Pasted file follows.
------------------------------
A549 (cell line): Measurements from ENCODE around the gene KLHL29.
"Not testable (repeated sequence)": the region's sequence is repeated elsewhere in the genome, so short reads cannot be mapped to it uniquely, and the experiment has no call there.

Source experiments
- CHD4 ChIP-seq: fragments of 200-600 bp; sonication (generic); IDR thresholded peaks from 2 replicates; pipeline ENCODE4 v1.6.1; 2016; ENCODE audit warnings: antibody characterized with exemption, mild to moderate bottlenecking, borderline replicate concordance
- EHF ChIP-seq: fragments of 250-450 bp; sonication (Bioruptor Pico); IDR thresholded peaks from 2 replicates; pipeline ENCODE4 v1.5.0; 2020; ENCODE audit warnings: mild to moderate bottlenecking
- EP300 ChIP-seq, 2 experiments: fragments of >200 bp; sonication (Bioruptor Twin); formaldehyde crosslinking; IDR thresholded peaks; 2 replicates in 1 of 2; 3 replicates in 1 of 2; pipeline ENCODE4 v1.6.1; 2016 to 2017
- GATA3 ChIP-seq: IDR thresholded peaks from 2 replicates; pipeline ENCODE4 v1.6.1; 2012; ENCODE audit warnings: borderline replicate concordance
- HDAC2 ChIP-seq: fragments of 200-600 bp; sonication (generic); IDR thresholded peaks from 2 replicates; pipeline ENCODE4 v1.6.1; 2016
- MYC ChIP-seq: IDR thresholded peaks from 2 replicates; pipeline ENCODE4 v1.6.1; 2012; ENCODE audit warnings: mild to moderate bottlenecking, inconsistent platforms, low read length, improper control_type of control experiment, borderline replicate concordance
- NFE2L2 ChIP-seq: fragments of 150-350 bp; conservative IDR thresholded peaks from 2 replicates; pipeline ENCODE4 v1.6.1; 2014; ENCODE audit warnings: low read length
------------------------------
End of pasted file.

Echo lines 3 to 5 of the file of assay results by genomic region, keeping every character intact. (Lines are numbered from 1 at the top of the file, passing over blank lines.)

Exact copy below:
Source experiments
- CHD4 ChIP-seq: fragments of 200-600 bp; sonication (generic); IDR thresholded peaks from 2 replicates; pipeline ENCODE4 v1.6.1; 2016; ENCODE audit warnings: antibody characterized with exemption, mild to moderate bottlenecking, borderline replicate concordance
- EHF ChIP-seq: fragments of 250-450 bp; sonication (Bioruptor Pico); IDR thresholded peaks from 2 replicates; pipeline ENCODE4 v1.5.0; 2020; ENCODE audit warnings: mild to moderate bottlenecking